Carlmont DECA is a club that arranges students into their future ideals of business, management, and marketing finance. The purpose of the club is to guide students in competing events and to educate scholars on business concepts, which may be beneficial for college.
“DECA is an international business organization with local chapters at high schools and colleges. Carlmont’s DECA chapter participates in a variety of business activities, from competing at DECA conferences to meeting with sports teams’ business executives,” said Selena Sun, a senior, who is the founder and former co-president of Carlmont DECA.
Students from different grades and crowds meet at D3 during lunch and after school each Wednesday for DECA club meetings. These meetings include workshops to work on various projects or activities and prepare for any upcoming competitions. The students have an opportunity to learn new skills in finance, investments, and management linking to businesses.
Penelope Heith, a sophomore, is interested in working on her presentation and management skills, which are some reasons as to why she joined DECA.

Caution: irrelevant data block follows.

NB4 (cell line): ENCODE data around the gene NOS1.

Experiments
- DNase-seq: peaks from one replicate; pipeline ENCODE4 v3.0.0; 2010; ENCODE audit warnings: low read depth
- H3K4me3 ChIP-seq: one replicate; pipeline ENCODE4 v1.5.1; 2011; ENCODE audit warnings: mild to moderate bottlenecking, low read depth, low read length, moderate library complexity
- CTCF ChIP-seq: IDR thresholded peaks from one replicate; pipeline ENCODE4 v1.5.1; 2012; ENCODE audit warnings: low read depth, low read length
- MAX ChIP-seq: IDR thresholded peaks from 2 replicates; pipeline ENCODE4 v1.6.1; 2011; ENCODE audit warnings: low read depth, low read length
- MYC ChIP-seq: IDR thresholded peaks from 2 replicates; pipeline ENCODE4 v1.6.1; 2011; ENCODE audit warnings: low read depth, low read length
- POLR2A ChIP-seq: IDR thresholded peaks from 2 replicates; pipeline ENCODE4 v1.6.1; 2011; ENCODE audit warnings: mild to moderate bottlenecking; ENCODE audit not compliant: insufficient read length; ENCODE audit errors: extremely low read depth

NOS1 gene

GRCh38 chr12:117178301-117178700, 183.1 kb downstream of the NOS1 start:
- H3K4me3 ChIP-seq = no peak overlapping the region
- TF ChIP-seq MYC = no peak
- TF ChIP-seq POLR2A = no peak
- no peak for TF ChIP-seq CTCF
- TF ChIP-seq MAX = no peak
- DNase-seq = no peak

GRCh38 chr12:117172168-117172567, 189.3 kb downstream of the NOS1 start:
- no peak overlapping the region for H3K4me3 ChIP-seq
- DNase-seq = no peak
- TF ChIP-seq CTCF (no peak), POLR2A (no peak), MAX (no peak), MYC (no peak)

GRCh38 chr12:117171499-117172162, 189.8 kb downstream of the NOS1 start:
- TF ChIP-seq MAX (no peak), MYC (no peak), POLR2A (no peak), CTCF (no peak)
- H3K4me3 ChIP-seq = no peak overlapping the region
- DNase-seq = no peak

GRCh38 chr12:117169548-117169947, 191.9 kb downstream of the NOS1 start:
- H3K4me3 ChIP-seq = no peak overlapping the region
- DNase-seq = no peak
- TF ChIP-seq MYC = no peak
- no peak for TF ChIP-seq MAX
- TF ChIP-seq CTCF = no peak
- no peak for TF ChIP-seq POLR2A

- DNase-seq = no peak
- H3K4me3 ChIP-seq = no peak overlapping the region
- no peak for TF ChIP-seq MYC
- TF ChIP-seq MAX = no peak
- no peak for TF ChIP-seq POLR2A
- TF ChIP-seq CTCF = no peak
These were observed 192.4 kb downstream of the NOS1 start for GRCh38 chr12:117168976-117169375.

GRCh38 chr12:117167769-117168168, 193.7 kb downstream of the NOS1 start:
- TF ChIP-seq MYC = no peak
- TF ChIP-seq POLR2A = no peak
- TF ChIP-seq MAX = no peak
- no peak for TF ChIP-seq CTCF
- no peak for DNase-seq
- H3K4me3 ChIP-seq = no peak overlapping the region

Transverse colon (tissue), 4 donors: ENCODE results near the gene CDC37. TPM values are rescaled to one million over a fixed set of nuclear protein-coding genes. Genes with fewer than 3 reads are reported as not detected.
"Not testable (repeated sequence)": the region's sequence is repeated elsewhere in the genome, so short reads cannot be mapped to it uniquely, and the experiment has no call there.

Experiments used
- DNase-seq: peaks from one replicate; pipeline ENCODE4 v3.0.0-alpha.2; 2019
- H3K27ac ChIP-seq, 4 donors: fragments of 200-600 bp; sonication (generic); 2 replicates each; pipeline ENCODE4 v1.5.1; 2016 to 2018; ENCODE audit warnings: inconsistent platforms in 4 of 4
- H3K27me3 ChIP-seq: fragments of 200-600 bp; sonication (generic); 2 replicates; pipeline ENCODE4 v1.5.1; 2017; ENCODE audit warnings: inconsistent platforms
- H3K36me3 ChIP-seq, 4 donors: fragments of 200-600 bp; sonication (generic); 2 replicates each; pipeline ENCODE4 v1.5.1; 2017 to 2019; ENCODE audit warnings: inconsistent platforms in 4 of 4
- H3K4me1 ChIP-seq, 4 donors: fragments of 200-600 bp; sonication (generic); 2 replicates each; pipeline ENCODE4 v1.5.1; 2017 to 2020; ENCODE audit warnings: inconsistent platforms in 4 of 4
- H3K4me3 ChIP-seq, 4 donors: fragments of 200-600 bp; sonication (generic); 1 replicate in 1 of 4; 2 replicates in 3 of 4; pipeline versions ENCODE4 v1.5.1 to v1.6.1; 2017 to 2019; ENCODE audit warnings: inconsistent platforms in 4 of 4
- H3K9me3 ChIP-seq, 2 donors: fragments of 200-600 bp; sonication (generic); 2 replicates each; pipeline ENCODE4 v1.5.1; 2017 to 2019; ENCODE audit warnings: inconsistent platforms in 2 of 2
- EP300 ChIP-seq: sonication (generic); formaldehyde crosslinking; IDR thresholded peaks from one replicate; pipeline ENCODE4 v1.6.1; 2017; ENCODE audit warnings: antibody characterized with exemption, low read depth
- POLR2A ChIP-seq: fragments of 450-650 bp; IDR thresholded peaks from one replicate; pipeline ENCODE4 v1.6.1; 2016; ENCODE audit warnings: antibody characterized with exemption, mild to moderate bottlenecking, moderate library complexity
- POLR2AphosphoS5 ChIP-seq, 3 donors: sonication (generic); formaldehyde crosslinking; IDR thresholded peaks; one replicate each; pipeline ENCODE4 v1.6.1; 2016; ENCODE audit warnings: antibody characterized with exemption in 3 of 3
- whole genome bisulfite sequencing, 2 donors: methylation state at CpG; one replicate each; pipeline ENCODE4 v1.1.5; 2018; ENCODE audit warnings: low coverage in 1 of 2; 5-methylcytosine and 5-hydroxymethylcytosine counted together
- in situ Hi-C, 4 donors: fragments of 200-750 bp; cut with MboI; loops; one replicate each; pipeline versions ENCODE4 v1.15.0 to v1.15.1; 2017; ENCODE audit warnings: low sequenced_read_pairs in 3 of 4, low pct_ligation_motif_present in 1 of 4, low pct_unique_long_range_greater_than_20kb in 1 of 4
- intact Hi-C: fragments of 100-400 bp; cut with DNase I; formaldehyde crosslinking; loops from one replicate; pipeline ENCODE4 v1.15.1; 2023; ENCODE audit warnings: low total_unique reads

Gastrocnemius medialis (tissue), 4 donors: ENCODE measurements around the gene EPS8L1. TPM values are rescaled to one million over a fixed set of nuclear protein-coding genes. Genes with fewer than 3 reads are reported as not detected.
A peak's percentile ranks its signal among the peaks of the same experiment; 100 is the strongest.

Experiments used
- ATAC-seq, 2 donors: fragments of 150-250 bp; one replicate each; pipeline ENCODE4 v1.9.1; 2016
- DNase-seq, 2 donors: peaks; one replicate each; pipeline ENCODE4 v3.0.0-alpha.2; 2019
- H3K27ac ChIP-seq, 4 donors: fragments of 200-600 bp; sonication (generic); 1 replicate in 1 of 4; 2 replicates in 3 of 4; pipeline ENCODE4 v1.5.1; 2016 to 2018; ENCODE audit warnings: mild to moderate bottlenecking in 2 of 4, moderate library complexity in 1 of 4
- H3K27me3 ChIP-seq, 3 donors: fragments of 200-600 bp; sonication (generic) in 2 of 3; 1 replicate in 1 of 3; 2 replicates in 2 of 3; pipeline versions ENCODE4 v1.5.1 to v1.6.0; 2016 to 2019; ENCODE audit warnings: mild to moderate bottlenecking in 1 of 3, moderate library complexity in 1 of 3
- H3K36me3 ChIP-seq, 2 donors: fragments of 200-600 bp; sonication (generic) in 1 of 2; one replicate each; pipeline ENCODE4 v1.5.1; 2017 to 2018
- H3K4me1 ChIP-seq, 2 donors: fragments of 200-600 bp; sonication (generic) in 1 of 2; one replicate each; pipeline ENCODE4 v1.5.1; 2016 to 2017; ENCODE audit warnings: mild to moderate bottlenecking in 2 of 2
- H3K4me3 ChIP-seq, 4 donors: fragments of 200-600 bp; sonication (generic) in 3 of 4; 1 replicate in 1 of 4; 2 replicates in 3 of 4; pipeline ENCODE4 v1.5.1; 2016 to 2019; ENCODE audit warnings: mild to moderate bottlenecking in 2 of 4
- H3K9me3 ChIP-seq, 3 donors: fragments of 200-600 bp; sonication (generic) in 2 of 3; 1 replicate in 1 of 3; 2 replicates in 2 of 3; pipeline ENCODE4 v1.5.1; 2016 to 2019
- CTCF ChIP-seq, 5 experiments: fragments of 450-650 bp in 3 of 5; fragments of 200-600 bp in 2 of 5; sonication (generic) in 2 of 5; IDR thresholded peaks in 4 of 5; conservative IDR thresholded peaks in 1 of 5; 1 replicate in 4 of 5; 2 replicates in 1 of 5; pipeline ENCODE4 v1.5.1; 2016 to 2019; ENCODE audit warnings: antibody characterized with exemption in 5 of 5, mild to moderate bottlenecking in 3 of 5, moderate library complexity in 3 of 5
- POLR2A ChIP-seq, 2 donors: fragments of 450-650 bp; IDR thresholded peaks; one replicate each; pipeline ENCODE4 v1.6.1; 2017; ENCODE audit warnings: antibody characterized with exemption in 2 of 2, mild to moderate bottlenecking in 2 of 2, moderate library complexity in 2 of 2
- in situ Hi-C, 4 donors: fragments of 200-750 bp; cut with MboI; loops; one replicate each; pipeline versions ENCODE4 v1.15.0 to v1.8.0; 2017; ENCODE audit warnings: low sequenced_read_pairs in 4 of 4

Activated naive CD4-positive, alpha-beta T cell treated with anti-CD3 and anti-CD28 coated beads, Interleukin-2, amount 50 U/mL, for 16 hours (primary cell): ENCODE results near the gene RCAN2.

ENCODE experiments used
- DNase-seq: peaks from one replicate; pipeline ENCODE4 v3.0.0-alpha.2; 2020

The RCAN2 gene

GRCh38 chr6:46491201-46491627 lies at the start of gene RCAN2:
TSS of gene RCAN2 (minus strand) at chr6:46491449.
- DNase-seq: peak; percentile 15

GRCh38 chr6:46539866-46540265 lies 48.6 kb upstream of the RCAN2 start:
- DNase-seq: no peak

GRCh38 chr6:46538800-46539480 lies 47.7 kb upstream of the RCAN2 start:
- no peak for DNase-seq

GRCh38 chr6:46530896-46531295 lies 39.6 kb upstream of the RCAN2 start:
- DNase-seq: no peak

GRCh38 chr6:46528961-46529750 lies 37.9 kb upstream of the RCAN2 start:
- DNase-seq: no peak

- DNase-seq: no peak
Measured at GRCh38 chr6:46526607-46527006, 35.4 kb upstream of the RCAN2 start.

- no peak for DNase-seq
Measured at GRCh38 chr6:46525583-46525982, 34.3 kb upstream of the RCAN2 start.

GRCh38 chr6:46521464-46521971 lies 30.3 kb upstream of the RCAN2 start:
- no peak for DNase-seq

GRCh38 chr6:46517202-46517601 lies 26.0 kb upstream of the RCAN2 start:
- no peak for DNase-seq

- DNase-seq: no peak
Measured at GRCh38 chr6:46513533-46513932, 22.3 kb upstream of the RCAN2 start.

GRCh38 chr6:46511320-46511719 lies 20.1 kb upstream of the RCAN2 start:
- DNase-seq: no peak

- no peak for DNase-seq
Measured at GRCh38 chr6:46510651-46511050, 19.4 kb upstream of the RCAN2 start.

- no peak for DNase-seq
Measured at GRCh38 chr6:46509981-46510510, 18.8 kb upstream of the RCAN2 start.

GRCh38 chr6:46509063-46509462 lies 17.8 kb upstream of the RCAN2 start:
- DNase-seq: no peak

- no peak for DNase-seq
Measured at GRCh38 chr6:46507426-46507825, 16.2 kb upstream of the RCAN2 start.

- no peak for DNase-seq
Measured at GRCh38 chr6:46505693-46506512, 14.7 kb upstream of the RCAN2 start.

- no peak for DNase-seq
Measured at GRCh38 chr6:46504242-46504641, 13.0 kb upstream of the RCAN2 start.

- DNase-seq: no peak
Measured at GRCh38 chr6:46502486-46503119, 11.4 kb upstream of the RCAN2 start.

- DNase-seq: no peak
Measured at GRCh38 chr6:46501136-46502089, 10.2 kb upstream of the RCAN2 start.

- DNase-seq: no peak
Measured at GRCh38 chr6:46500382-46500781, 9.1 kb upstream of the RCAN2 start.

“I joined this club to work on my public speaking skills, which will help me with my future desire as a leader,” Heith said. “We usually are divided into groups to market products, and I wish to one day lead the group with my great ideas on the skills necessary for selling different products.”
DECA does not only consist of students interested in pursuing a career in business in the future. The experiences mastered in DECA appeal to any career path.
Competitions are also another crucial element of DECA if the students are interested in participating. The competitions provide a platform for social networking by assembling students from different schools and ages and putting their business capabilities to test.
“Our upcoming competition is in mid-January: DECA’s Silicon Valley Career Development Conference,” Sun said.
The DECA community spends the majority of their time together working to improve their business abilities for intense competitions. The club meetings take place on Wednesdays both during lunch and after school, whereas most other clubs only have a few meetings throughout each month.
“In the workshops, we prepare for written and roleplay events, and the students are put in groups. Each group has 1 to 2 student mentors who guide the students in the group and give them advice on their events,” said Leo Shohet, a sophomore.
Students work very hard to produce satisfactory materials; the club places a lot of dedication and emphasis on their final products.